Wednesday, July 28, 2010

Congress Moves to Reduce Crack/Powder Cocaine Disparity

CCC peeks in from a short summer vacation to inform you of news regarding the well-known, and widely-protested, sentencing disparity between crack and powder cocaine. The New York Times reports:

Under the current law, adopted in 1986 after a surge in crack cocaine smoking and drug-related killings, someone convicted in federal court of possession of five grams of crack must be sentenced to at least five years in prison, and possession of 10 grams requires a 10-year minimum sentence. With powder cocaine, the threshold amounts for those mandatory sentences are 100 times as high.

In the bill passed Wednesday, the amount of crack that would invoke a five-year minimum sentence is raised to 28 grams, said to be roughly the amount a dealer might carry, and for a 10-year sentence, 280 grams.

While crack use has declined since the 1980s, arrests remain common, and some 80 percent of those convicted on crack charges in recent years have been black. A growing number of criminologists have concluded that the sentencing disparity is unjustified and has subjected tens of thousands of blacks to lengthy prison terms while offering more lenient punishment to users and sellers of powder cocaine, who are more often white.

Some points of interest:

  • While a large number of experts expressed serious doubts about the justification of the disparity, there were some who argued the much higher sentences for crack cocaine were justified due to the effects of the drug and its addictive qualities, and were not necessarily a proxy for race.
  • This new development, while a welcome one, is not necessarily a surprising one. In 2007, the Supreme Court decided Kimbrough v. United States, which allowed judges to depart from the advisory federal sentencing guidelines, even if the reason they cited was disagreement with the cocaine/crack disparity.
  • Part of this change may be explained through fads and fashions; as the NYT article mentions, crack usage is on the decline, and it is easier to move forward with such an initiative with a drug that is less of an enforcement priority than it used to be.
  • Note the humonetarian bend in the justification for the legislative change: Shorter prison sentences mean savings.
Props to Laura Beth Nielsen for alerting me to this.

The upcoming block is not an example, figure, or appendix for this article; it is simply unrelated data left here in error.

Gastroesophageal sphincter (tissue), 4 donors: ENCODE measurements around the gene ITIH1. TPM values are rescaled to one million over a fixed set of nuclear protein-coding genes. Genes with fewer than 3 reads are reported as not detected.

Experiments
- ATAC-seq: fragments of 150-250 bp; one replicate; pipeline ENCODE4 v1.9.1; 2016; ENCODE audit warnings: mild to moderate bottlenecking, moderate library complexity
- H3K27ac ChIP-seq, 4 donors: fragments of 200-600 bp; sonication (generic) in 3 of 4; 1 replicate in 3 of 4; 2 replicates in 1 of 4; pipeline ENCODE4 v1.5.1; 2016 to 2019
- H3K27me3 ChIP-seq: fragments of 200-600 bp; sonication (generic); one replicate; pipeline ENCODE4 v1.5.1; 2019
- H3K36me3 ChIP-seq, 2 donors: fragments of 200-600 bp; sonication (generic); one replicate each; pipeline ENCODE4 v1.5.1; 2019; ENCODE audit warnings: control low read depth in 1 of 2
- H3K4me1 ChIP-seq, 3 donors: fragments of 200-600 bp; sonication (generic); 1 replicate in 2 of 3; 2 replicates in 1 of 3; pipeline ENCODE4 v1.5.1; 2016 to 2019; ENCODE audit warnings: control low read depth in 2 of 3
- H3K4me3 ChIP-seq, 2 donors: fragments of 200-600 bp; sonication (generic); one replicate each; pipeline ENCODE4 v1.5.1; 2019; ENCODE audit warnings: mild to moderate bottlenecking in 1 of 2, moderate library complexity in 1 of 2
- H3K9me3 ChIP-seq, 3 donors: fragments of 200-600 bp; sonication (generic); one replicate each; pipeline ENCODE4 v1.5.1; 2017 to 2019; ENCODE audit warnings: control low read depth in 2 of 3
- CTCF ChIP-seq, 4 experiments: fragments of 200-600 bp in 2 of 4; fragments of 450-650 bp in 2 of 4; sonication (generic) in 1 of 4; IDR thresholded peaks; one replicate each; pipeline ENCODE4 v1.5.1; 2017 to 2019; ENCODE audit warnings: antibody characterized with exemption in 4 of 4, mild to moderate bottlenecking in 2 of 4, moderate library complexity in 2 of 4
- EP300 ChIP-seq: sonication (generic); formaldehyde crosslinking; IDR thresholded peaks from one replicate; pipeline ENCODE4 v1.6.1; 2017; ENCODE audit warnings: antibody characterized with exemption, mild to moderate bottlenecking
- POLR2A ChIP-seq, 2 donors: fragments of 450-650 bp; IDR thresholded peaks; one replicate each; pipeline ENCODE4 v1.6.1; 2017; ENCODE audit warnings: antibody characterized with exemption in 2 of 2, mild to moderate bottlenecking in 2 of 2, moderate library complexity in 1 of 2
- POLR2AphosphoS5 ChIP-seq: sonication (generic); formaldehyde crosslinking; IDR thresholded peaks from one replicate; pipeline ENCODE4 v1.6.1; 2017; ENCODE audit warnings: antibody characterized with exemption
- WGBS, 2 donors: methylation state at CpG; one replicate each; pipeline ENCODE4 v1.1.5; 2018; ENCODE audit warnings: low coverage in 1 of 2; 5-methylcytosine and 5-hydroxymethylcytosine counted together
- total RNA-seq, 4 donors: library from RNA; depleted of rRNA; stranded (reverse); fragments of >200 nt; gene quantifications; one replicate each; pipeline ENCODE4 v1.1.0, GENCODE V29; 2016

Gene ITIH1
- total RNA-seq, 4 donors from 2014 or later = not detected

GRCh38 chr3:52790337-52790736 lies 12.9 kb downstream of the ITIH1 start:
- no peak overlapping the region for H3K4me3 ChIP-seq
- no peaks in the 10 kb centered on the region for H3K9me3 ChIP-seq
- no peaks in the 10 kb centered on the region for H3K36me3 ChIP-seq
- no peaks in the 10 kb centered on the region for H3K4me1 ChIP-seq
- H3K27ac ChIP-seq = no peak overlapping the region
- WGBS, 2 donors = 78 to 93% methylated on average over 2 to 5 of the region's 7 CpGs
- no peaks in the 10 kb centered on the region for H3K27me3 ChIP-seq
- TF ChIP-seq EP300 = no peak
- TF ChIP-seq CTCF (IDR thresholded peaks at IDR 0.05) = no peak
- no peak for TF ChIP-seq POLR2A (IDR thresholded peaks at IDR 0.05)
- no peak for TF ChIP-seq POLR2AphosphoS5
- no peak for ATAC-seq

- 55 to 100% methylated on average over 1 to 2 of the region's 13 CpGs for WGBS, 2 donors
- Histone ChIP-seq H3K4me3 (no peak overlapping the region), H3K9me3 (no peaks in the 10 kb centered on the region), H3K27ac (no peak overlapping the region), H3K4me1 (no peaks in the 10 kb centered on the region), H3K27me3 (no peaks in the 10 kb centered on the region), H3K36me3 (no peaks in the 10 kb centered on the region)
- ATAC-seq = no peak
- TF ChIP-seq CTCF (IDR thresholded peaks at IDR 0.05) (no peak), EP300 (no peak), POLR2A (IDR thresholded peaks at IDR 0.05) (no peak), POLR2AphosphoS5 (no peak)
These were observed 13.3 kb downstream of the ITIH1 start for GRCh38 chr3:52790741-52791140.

Tom said...

I remember back when crack was spoken of as something near to a biblical plague back at the crest of the crime wave in the late 80s and early 90s. Everyone expected the 1990s to be that much worse with "ice" (the new crack) and "superpredator" teenagers, neither of which came to pass.

Still, the human costs were pretty staggering, and it does deserve mention that those fell particularly hard in the black community. Levitt and Dubner in Freakonomics had a chapter discussing in part the impact of crack cocaine and the degree to which it coincided with a stoppage or reversal of upward trends in many socioeconomic and human development indicators within the African American community that had started to improve during and after the civil rights era. You still hear bitter conspiracy theories at times that crack or the drug epidemic in general was cooked up by the government to counter the civil rights movement.

Remembering back to that, I'm not sure how to contextualize this development. Did we conclude that the cure was ultimately worse than the disease (perhaps especially if it's effect on the disease was marginal or ambiguous)? Did we win the war? Lose it? Call a truce? Decide it never was as much of a priority as we thought?

Hadar Aviram said...

I think this is at least partially explained as a symbolic move toward racial equality. It is, of course, more than symbolic, and involves some savings and more lenient sentencing; but it is also one of several moves by the Obama administration to make decisions in several fields that correct racial inequities created by previous administrations.

The other explanation, methinks, might be part of a general humonetarian trend with regard to drugs. The Holder memo, ordering federal prosecutors to refrain from messing with CA marijuana usage and dispensation, was justified partly as a savings mechanism. This might be part of the same trend.